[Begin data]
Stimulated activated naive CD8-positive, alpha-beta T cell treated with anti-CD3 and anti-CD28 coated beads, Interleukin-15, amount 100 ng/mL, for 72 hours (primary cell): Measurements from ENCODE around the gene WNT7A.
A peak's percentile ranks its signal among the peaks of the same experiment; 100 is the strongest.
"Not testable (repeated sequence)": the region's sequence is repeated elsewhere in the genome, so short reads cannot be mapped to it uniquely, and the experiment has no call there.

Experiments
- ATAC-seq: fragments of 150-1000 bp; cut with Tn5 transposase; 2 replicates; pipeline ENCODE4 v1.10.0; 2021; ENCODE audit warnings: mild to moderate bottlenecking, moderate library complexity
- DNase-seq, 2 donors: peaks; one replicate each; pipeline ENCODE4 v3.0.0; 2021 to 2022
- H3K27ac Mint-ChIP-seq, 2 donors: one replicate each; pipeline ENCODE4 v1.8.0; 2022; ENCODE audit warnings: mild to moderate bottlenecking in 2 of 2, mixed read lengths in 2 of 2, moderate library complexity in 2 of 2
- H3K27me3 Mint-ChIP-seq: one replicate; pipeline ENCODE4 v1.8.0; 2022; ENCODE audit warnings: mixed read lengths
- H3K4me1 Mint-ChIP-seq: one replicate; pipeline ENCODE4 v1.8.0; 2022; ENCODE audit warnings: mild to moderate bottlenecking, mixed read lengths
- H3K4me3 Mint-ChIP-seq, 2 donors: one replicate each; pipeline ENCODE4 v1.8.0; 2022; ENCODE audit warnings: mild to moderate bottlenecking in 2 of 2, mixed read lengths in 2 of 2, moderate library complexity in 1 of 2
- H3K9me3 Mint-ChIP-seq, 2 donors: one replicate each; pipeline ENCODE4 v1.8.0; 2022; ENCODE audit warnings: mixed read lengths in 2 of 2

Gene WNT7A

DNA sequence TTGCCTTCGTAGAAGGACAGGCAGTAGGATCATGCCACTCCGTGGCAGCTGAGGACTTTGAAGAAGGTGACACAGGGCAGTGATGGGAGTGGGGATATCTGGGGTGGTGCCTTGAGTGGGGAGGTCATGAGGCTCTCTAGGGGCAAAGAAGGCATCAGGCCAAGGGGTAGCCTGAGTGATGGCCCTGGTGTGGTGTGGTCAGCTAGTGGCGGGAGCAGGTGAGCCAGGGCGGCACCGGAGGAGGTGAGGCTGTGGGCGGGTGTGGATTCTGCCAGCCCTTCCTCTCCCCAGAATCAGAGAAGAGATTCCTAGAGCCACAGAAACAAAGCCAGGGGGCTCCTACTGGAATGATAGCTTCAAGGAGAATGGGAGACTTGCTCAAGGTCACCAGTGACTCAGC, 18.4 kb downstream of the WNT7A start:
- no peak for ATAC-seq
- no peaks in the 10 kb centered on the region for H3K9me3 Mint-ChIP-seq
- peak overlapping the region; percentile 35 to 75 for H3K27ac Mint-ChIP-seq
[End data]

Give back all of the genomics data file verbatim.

Stimulated activated naive CD8-positive, alpha-beta T cell treated with anti-CD3 and anti-CD28 coated beads, Interleukin-15, amount 100 ng/mL, for 72 hours (primary cell): Measurements from ENCODE around the gene WNT7A.
A peak's percentile ranks its signal among the peaks of the same experiment; 100 is the strongest.
"Not testable (repeated sequence)": the region's sequence is repeated elsewhere in the genome, so short reads cannot be mapped to it uniquely, and the experiment has no call there.

Experiments
- ATAC-seq: fragments of 150-1000 bp; cut with Tn5 transposase; 2 replicates; pipeline ENCODE4 v1.10.0; 2021; ENCODE audit warnings: mild to moderate bottlenecking, moderate library complexity
- DNase-seq, 2 donors: peaks; one replicate each; pipeline ENCODE4 v3.0.0; 2021 to 2022
- H3K27ac Mint-ChIP-seq, 2 donors: one replicate each; pipeline ENCODE4 v1.8.0; 2022; ENCODE audit warnings: mild to moderate bottlenecking in 2 of 2, mixed read lengths in 2 of 2, moderate library complexity in 2 of 2
- H3K27me3 Mint-ChIP-seq: one replicate; pipeline ENCODE4 v1.8.0; 2022; ENCODE audit warnings: mixed read lengths
- H3K4me1 Mint-ChIP-seq: one replicate; pipeline ENCODE4 v1.8.0; 2022; ENCODE audit warnings: mild to moderate bottlenecking, mixed read lengths
- H3K4me3 Mint-ChIP-seq, 2 donors: one replicate each; pipeline ENCODE4 v1.8.0; 2022; ENCODE audit warnings: mild to moderate bottlenecking in 2 of 2, mixed read lengths in 2 of 2, moderate library complexity in 1 of 2
- H3K9me3 Mint-ChIP-seq, 2 donors: one replicate each; pipeline ENCODE4 v1.8.0; 2022; ENCODE audit warnings: mixed read lengths in 2 of 2

Gene WNT7A

DNA sequence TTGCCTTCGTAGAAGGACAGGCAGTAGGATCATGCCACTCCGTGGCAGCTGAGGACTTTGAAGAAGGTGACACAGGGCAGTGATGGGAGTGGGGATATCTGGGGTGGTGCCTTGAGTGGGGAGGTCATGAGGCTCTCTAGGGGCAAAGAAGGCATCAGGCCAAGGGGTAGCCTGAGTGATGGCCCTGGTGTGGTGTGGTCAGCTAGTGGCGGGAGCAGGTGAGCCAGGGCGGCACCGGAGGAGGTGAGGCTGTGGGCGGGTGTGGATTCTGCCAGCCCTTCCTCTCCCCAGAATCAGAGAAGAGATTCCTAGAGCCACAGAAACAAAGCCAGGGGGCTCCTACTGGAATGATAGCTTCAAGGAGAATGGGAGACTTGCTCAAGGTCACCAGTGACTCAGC, 18.4 kb downstream of the WNT7A start:
- no peak for ATAC-seq
- no peaks in the 10 kb centered on the region for H3K9me3 Mint-ChIP-seq
- peak overlapping the region; percentile 35 to 75 for H3K27ac Mint-ChIP-seq